That moment capped off a somewhat uneven performance by Caitriona Balfe.  At times, Caitriona seemed more concerned with her appearance rather than her acting (like too carefully placing a cup down when Bree confronts Claire about her real father, and very deliberately folding her arms just after that, or the oddly exaggerated way Claire later touched Bree’s hair saying it was just like Jamie’s). She does that same sort of thing fairly frequently throughout the series, although it is happening less often.  It’s almost like Caitriona sometimes doesn’t know what to do with her hands and reverts to acting more like a model…

Despite the awkwardness she had at times, in the bigger moments of the episode, Caitriona showed how brilliant her acting can be.  Claire’s devastation at Jamie’s pained insistence she should return to Frank and her grief at leaving him behind the stone circle, makes me tear up every time I’ve seen the episode.


Sam Heughan gave one of his strongest performances of the series in this episode, especially at the end when a clearly heartbroken Jamie was determined to remain strong while sending the love of his life away forever. I loved the way he ‘danced’ with her backward to the stone, seemingly unwilling to let his eyes leave her face until the last possible moment.  It was only once she was facing the stone that his devastation truly became clear, as a tear rolled down his cheek.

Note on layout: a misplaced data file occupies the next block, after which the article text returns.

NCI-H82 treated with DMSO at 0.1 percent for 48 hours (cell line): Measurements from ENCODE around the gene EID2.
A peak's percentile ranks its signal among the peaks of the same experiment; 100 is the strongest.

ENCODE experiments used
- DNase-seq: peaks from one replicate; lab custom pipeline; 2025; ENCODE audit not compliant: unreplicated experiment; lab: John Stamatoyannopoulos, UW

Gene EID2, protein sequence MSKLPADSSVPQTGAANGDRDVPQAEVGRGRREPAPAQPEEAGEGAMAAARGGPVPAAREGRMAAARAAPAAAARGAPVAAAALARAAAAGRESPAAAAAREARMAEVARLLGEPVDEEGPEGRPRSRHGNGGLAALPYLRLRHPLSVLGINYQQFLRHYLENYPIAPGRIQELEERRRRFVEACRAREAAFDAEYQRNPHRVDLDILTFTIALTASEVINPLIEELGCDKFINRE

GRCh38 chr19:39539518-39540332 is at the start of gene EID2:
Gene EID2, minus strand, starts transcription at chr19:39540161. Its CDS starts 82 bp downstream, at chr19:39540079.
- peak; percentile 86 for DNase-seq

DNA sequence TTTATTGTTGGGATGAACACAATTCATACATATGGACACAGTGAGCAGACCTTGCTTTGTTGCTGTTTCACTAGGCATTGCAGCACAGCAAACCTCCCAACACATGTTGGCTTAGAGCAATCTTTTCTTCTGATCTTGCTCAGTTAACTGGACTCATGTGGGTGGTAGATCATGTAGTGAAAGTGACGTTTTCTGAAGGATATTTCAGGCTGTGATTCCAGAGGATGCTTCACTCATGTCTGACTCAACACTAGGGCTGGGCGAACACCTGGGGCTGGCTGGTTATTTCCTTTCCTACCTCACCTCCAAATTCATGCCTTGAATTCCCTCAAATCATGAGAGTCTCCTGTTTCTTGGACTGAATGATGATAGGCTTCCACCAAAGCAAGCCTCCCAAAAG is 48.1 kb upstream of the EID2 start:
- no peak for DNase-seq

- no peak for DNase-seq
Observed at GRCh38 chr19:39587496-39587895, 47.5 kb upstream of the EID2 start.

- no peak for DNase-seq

What a powerful scene.  I can’t wait to see what happens from his point-of-view in season 3 after Claire goes back.

Like Caitriona Balfe, Sophie Skelton’s performance was at times a bit stiff.  Though, the way that her mannerisms echoed Sam Heughan’s as Jamie was a terrific choice.  She doesn’t look a lot like Sam, except in a very general way, but with those inserted by her, it helped reinforce the idea that she is his daughter.

Richard Rankin is fantastic as Roger MacKenzie. In the opening scene when Roger was standing in his father’s library, and Fiona Graham (Iona Claire) came to point out his guests were wondering where he was , he didn’t say a word and was clearly devastated.

outlander-s02e13-dragonfly-in-amber-1080p-mkv_000186269 (1)

And what a beautiful singer he is. The rat satire song was short, but very good.  I hope he gets more chances to sing next season.  Richard makes Roger an intriguing character, I can’t wait to see what else he’ll bring to the part next season.

This episode was powerful TV, but it was not without its flaws.  I thought switching the timeframe for all the events leading up to Claire leaving, which happened in the book over a 24-hour period, to one very busy morning was a good choice. It gave the race to first avoid a disaster at Culloden, and then for Jamie to save the farm, Fergus, and Claire an urgency it wouldn’t really have had otherwise.  However, this was at the cost of a few of the book’s set pieces, making one of them not really making sense.